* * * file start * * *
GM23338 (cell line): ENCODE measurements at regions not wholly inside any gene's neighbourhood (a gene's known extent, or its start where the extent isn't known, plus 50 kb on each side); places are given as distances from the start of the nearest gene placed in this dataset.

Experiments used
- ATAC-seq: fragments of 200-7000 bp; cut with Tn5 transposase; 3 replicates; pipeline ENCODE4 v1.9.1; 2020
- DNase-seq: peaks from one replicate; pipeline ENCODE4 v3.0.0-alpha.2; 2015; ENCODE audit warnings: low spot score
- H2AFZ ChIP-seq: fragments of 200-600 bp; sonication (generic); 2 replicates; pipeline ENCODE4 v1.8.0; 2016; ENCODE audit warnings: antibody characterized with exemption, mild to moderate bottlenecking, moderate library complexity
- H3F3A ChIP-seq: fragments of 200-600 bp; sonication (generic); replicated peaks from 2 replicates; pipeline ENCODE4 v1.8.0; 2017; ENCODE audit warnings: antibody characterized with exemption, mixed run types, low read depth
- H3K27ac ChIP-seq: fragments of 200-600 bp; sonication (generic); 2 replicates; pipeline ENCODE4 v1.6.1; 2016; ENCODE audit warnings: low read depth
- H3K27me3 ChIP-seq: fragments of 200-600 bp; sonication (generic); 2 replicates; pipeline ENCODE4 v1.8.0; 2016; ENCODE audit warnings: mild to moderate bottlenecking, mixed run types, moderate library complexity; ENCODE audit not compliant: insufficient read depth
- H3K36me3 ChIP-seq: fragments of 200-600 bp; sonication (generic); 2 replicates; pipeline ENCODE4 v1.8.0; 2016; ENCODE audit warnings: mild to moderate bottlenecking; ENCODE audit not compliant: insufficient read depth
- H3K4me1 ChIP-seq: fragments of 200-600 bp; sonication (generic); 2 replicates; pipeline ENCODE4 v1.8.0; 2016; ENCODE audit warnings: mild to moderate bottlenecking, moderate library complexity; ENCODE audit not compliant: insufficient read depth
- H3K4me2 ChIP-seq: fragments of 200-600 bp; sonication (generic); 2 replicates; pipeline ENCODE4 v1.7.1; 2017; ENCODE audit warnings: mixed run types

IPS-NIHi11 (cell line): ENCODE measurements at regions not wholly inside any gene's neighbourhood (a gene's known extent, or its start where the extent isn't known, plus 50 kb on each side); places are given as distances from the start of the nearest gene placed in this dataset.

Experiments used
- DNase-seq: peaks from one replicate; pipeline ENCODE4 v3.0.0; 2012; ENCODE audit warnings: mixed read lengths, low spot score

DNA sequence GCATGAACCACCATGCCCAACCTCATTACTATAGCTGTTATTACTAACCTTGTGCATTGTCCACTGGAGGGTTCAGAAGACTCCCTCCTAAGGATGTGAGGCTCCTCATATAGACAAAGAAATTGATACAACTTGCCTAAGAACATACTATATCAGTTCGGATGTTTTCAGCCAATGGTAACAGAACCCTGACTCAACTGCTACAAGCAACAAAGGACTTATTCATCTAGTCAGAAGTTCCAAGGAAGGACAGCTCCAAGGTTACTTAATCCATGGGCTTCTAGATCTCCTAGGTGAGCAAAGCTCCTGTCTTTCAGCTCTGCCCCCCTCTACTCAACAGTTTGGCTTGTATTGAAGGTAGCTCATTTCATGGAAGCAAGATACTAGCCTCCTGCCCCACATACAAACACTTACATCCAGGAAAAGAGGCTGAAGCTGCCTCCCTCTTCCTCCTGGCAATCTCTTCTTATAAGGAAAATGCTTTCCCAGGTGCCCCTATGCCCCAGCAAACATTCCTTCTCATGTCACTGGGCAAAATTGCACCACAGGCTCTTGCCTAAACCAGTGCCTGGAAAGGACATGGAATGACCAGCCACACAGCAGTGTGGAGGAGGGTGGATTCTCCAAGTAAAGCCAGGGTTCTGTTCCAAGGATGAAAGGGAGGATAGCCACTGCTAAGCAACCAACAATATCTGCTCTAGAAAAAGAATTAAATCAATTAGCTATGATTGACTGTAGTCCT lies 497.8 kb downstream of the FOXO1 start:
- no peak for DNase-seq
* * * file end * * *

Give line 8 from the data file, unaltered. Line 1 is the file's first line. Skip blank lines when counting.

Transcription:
- H3K27me3 ChIP-seq: fragments of 200-600 bp; sonication (generic); 2 replicates; pipeline ENCODE4 v1.8.0; 2016; ENCODE audit warnings: mild to moderate bottlenecking, mixed run types, moderate library complexity; ENCODE audit not compliant: insufficient read depth